One-on-One: Wendy Anderson

Wendy Anderson now plays for the Charleston Splash, a semi-pro women's basketball team. She is a former volleyball coach, among many other things.

1. Every one of the 64 matches from South Africa will be televised live in high definition on ESPN (44 matches), ESPN2 (10) or ABC (10).

2. ESPN is taking its usual low-key approach with a 24-hour "Countdown to Kickoff" beginning at 9 a.m. CDT on Thursday.

3. The exclusive English-language U.S. rights holder is taking a far more serious approach to its match coverage than in years past. No more trying to introduce soccer to silly Americans who don't know the game and are stopping by for the spectacle. ESPN plans to serve up football for aficionados. All four ESPN play-by-play voices -- Martin Tyler, Ian Darke, Adrian Healey and Derek Rae -- are imports from the other side of the pond. Tyler is to soccer as Al Michaels is to the NFL.

4. Somehow John Harkes, who played on the 1990 and 1994 U.S. World Cup teams, shoehorned his way into the analyst pool among Englishman Robbie Musto, Scotsman Ally McCoist and Englishman Efan Ekoku, who played World Cup for Nigeria.

5. The studio analysts are a more varied international lot. Englishman Steve McManaman is considered the jewel. He'll be joined by Shaun Bartlett, who is South African, Ruud Gullit of the Netherlands, Jurgen Klinsman of Germany, Spain's Roberto Martinez and token American Alexi Lalas.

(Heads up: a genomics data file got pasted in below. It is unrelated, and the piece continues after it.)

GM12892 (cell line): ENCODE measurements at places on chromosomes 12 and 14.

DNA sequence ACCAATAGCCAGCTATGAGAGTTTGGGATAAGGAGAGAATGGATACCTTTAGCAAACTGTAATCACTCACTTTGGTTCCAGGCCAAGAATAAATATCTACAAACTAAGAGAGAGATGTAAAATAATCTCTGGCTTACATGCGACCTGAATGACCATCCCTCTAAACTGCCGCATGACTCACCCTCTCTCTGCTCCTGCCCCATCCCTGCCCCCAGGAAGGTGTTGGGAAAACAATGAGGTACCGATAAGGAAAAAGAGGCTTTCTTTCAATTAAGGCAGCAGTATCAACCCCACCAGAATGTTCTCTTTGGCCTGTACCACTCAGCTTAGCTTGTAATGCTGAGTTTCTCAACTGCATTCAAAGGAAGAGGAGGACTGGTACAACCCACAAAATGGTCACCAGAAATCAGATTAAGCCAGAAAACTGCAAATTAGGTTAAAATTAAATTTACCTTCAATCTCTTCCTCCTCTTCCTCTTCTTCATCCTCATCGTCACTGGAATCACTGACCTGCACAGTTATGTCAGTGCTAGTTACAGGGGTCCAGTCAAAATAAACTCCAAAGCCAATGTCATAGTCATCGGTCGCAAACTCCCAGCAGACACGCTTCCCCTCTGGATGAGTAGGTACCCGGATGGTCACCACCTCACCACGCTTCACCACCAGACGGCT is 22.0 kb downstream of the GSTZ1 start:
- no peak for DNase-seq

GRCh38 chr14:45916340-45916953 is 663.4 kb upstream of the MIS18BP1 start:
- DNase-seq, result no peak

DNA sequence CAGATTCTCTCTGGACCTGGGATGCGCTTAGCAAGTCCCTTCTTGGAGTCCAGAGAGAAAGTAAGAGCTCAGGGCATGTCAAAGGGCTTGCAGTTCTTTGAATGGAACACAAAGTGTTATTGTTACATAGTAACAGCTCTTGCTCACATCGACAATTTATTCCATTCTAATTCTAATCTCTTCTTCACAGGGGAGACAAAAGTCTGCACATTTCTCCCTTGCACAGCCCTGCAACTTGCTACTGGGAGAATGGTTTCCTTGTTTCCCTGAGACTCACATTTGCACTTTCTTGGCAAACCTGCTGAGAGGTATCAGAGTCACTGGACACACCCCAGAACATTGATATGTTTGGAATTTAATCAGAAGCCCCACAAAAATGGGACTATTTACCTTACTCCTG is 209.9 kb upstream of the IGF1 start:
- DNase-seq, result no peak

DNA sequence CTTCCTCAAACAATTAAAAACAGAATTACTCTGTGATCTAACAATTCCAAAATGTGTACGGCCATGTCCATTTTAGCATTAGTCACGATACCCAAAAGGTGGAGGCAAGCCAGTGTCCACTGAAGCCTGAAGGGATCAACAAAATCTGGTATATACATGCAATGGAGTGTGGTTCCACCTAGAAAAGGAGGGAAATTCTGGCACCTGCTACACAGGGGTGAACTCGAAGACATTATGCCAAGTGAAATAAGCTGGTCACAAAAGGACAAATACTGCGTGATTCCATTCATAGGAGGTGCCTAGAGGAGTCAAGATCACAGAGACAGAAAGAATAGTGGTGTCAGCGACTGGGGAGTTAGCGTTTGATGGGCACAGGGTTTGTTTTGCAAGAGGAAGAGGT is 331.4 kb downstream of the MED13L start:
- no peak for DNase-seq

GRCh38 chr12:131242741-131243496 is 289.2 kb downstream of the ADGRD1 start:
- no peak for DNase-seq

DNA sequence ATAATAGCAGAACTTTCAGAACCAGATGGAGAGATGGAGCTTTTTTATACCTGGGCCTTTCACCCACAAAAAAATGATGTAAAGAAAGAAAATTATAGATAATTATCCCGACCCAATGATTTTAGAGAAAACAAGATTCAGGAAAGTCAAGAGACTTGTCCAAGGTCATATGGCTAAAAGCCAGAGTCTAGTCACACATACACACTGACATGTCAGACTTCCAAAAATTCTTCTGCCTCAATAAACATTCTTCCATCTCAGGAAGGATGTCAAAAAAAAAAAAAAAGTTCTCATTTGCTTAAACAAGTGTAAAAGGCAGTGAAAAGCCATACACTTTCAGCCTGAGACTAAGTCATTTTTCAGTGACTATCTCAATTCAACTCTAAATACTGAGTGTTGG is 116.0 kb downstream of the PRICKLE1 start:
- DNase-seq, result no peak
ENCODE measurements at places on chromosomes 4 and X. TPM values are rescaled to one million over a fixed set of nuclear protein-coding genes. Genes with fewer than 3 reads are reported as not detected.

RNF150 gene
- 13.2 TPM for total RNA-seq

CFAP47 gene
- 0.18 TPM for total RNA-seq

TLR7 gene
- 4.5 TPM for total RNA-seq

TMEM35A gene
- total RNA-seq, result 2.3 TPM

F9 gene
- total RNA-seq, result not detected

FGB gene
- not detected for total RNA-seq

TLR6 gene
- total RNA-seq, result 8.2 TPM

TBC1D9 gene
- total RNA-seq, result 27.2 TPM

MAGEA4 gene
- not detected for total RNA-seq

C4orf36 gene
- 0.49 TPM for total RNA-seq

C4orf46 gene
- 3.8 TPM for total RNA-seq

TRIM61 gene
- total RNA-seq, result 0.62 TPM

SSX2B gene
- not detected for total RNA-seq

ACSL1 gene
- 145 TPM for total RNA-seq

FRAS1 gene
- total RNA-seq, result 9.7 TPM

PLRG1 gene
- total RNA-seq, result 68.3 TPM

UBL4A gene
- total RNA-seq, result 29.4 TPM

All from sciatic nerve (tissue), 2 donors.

6. McManaman on the U.S. chances of winning the Cup: "No chance," he told an ESPN-sponsored conference call this week. "...Nothing out there that I think will scare the European teams. I expect it to be dominated heavily by the European teams with Brazil thrown in as well."

7. The U.S. opens pool play against England next Saturday at 1:30 p.m. Dallas time. Here's the assessment of Tyler, who will be calling the game: England is "like a heavyweight with a big punch. They do score goals and they manufacture results from poorish overall performances. If the U.S. defends well, they are capable of getting something from the England game. If they don't, then they might well start with a defeat."

8. If you tire of English accents, you can watch the games in Spanish on Univision (56) or Telefutura (8). And if you are really adventurous, matches will be broadcast in Portuguese on ESPN Deportes. ESPN Radio has a full slate of games, as does Sirius XM.

9. ESPN won't be relying on South Africa for electricity. It has brought its own. "The pure technical aspects of this event will be on generator with backups and running 24/7 so we're not on the grid in order to maintain worldwide coverage," reports Jed Drake, the producer in charge of what he refers to as the network's biggest undertaking ever. "As they say, things are going well, which makes us wary. The unforeseen can happen at any turn, but where we're sitting now I'm pleased."

10. As much as ESPN ballyhoos the enormity of the event, it is blowing smoke. The capable studio hosts it is bringing to South Africa are its very own Mike Tirico, Bob Ley and Chris Fowler. Chris Berman is nowhere in sight.